The unbreakable bond of sisterhood

Gina Zanutto
Lillie Landaiche, left, and her sister, Christy Smith, right, found each other after Landaiche conducted a search on the internet. Since meeting each other, the two women speak nearly every day, sometimes more than once. “Having found her is a lot like coming home,” said Landaiche. “I always knew something was missing, and now I know what it is. I have my sister back in my life, and it’s wonderful.” Landaiche’s search began many years ago, and was an emotional mix of stops and starts. She is happy that the result has turned out so well, and would do it all again if need be.

Lillie Landaiche, an Ascension Parish animal control officer, always “felt” she had a sister.

Landaiche was only one of seven siblings separated from their mother at birth and placed in the Arkansas foster care system as infants. When Landaiche’s mother remarried several years later, her husband successfully recovered all seven children, bringing them to the couples’ home in the Baton Rouge area.

“Our mother had seven children, and we were all separated from her,” Landaiche said. “We all came back together, but our mom only met some of us.”

Prior to her 2002 passing from colon cancer, Landaiche’s mother shared a life-changing secret. She informed Landaiche that a child she had reported to the family as stillborn was, in fact, still alive in a mystery foster home, what she called “a safe and better situation.”

“I told her that I have to know this and asked if there was another baby,” Landaiche said. “My mother said that she couldn’t raise her and also put her up for adoption.”

This confirmed Landaiche’s lifelong feeling of unfulfilled sisterhood and prompted her extensive search for her missing sibling. She began posting on popular heritage or genealogy websites and making phone calls to adoption agencies all over Arkansas.

In 2004, she found a promising lead at Florence Creighton, an unwed mothers’ home in the Little Rock area. Landaiche discovered that an Arkansas law required a mother to name the child prior to beginning official adoption procedures, and an adoption agent at the organization gave her the chosen name, “Belinda Dawn Peppers.” Landaiche then updated her online postings to include the name, hoping this tidbit of information would procure more results.

“Things really began coming together,” Landaiche said. “The people I spoke with really gave me something to help in my search.”

In October 2009, Christie Smith, a young Arkansas woman, was told by her adoptive parents that her name prior to the family’s adoption proceedings was “Belinda Dawn Peppers.” Out of curiosity, Christie began running the name through various Internet search engines, eventually stumbling upon one of Landaiche’s posts.

Her first search result serendipitously linked her to Landaiche’s name. Upon further online examination, Smith located a dog rescue photograph of Landaiche published in The Gonzales Weekly Citizen.

“She saw my posting, saw my name and also began searching after taking down my information,” Landaiche said. “Then, she saw my photo in the paper.”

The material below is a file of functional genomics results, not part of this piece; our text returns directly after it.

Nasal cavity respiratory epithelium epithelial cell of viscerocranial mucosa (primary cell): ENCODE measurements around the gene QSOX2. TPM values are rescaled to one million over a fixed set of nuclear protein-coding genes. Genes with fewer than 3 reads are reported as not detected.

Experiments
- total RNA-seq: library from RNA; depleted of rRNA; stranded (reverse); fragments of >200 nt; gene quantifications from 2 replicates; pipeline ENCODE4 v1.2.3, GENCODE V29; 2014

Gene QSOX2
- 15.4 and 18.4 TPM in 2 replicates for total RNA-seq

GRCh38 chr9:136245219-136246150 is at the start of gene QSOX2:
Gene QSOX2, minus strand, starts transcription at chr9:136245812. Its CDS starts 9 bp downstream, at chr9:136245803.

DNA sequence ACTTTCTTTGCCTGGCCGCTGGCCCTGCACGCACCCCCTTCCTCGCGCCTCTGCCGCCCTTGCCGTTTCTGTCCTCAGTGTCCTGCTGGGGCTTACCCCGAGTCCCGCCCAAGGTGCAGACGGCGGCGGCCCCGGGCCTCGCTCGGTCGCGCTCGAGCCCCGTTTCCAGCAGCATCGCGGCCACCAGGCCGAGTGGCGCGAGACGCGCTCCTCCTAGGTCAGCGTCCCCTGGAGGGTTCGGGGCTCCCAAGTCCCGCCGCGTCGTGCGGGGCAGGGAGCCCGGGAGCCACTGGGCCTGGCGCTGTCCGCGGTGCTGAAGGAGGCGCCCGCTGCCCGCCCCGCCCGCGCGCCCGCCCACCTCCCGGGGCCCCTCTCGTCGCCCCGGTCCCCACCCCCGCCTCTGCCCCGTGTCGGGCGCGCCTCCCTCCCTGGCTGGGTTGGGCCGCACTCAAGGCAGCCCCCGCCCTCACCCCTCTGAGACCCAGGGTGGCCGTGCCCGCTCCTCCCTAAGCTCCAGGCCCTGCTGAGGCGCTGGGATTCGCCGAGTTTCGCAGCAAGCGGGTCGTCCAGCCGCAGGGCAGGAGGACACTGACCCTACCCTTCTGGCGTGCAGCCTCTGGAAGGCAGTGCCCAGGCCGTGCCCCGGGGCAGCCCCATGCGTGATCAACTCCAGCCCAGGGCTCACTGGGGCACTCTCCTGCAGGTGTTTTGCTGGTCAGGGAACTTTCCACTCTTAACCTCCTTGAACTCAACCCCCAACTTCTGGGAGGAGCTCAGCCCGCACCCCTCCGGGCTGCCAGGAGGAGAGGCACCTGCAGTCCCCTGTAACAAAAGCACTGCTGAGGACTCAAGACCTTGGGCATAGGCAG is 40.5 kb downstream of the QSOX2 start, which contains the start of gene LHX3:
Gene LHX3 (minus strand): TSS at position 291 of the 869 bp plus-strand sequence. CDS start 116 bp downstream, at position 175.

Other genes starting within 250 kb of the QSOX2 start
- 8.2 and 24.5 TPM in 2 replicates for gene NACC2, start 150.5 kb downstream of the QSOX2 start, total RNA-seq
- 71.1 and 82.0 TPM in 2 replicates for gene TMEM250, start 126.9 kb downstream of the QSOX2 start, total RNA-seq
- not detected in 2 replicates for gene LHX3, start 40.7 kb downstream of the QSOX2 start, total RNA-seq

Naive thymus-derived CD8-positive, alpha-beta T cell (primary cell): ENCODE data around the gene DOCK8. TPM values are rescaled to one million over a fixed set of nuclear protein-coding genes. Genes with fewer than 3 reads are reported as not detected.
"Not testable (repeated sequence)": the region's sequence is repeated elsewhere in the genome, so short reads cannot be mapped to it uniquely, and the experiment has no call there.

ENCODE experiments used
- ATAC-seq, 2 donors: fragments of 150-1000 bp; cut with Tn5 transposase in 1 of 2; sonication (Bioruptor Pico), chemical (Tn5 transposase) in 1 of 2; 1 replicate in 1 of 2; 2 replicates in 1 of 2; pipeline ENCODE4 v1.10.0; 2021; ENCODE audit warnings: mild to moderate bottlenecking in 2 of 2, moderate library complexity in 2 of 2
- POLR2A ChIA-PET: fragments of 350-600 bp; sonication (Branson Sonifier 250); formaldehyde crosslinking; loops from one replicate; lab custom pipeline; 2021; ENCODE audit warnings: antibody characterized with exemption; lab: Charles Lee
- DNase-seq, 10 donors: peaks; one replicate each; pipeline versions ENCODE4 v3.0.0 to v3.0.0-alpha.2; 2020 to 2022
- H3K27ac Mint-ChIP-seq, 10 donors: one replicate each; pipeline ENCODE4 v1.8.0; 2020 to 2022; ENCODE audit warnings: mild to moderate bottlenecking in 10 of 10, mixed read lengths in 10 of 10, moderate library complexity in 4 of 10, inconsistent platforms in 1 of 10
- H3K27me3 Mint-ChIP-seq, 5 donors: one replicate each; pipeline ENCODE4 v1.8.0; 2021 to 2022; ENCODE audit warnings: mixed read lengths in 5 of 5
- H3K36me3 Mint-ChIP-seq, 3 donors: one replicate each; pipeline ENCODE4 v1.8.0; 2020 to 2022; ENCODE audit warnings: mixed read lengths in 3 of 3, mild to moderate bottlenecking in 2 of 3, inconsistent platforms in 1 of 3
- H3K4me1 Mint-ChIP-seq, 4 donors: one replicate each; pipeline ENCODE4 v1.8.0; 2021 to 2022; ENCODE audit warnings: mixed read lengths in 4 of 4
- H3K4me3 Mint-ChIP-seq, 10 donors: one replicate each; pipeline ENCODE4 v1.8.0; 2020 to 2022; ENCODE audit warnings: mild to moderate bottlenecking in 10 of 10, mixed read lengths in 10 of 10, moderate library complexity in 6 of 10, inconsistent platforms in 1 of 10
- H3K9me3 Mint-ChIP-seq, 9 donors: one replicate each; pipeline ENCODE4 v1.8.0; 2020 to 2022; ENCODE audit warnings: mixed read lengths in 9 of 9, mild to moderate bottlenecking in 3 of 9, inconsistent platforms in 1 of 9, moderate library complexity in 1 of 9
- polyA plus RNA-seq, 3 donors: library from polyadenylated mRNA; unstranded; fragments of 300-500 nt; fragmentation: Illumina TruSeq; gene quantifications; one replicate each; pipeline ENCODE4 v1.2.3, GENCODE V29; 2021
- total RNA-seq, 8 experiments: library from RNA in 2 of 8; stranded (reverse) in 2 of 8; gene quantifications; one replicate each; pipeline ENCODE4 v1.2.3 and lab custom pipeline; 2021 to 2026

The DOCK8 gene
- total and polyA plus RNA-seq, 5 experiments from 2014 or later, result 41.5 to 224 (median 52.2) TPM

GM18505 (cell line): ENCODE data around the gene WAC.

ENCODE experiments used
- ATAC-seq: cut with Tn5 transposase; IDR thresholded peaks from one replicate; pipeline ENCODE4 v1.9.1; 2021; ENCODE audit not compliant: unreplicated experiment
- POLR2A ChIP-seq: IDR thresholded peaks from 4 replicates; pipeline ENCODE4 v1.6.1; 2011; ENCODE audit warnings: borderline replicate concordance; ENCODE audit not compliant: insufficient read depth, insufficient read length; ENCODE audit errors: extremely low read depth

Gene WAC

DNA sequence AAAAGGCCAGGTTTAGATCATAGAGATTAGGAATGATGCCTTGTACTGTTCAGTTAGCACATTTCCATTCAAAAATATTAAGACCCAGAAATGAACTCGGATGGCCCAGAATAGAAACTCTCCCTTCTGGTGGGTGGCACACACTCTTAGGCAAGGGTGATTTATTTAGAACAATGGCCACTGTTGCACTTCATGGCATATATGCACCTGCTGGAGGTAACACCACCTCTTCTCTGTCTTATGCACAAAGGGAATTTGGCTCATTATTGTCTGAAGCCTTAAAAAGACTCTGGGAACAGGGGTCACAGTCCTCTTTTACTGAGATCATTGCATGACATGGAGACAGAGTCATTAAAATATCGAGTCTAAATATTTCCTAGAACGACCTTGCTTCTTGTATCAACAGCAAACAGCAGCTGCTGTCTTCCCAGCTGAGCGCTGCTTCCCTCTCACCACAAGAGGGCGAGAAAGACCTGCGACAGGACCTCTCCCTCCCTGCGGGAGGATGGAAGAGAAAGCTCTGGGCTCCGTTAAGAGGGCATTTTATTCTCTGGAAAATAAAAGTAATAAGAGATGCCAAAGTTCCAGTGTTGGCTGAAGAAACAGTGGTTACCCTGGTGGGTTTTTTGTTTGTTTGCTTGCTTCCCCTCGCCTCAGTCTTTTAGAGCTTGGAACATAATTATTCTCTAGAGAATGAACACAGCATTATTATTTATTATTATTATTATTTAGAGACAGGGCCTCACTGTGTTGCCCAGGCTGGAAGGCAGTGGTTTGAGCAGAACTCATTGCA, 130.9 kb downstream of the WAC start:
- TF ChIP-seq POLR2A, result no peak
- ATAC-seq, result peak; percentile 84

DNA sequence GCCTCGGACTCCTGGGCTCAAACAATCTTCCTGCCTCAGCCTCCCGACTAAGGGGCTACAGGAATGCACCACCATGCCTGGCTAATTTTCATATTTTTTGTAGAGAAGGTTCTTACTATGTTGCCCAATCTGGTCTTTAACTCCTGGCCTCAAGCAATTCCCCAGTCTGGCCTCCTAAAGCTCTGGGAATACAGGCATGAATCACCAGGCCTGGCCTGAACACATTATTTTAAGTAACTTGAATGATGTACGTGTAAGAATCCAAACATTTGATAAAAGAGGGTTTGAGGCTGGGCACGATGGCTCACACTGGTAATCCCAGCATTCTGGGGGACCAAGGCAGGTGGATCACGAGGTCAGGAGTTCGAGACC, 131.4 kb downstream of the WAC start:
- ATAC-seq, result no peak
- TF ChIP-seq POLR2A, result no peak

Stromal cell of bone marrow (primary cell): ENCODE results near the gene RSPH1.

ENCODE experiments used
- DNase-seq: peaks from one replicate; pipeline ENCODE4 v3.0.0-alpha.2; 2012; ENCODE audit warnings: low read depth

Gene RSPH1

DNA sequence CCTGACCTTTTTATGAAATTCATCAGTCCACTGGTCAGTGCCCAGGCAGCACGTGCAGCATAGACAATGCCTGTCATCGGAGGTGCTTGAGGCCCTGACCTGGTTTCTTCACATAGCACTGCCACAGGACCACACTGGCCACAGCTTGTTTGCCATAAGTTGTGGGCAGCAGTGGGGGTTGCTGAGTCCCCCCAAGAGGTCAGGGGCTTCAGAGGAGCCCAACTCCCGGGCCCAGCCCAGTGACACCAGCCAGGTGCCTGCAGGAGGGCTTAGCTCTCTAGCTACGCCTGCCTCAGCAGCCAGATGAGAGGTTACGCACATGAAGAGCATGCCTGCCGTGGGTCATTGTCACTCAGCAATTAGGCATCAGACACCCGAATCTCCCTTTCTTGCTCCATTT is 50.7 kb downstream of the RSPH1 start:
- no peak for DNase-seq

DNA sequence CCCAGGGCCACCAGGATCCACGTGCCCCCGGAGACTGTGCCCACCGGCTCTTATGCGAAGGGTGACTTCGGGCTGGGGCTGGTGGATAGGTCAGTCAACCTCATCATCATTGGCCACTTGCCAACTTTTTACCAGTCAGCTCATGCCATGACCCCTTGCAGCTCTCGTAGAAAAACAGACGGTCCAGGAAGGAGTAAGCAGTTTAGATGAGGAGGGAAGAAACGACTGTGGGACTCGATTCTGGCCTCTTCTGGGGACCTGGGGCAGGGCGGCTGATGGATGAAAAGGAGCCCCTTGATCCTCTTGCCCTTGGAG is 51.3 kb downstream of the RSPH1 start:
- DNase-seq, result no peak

Smith was able to determine the area that Landaiche and her husband resided in, but  because the couple maintains a private number, she was not able to secure a detailed listing. Instead, she sought individuals in the region with the same last name.

A number of days later, Landaiche received a phone call from her husband’s cousin  and his wife in the area, inquiring as to whether or not she was searching for a sister by the name of Belinda Dawn. Smith had contacted Landaiche’s relatives numerous times via telephone and left her contact information.

“They said they received a call from a woman claiming to be my sister, and that if it was the truth, I should call her back immediately,” Landaiche said.

Landaiche “anxiously” phoned Smith, and she answered. Landaiche said she was astonished at how similar their voices sounded.

“This was all very new to me,” Landaiche said. “I sounded just like her.”

Smith revealed that she was currently living in Oklahoma with her husband but expressed interest in a visit as well as verification of their birth records through the Arkansas Adoption?Registry, headed by Coordinator Chanel Lewis, and the Department of Health and Human Services.

“We finally met in late October 2009, around Halloween, at Mike Anderson’s restaurant,” Landaiche said. “When we saw each other, we both knew we were sisters. We just had to be.”

The alleged sisters opened their birth records together after the meal, and they were able to officially confirm their relationship. Smith visited for four more days and subsequently returned home.

“I feel like Christie went back knowing she has a family,” Landaiche said. “Now, we talk almost daily.”

In June 2011, Landaiche orchestrated another family gathering, this time at Smith’s home in Oklahoma.

“Everything about locating Christie has been a bittersweet blessing,” Landaiche said. “I wish we could have shared her with my mother.”

Previously, Landaiche was the youngest of her seven siblings, but Smith has assumed this age slot, as the youngest of eight siblings.

“I enjoy her, I feel like she’s come home,” Landaiche said. “She’s my baby sister, and I’m happy to have her take my place as youngest.”

Landaiche and Smith recently discovered that there might be another sister, named Michelle, somewhere in the Arkansas foster care system. Both expressed concern over communicating medical records because colon cancer, the cause of their mother’s death, is often hereditary.

“We aren’t sure if she exists, but I’m going to keep looking,” Landaiche said.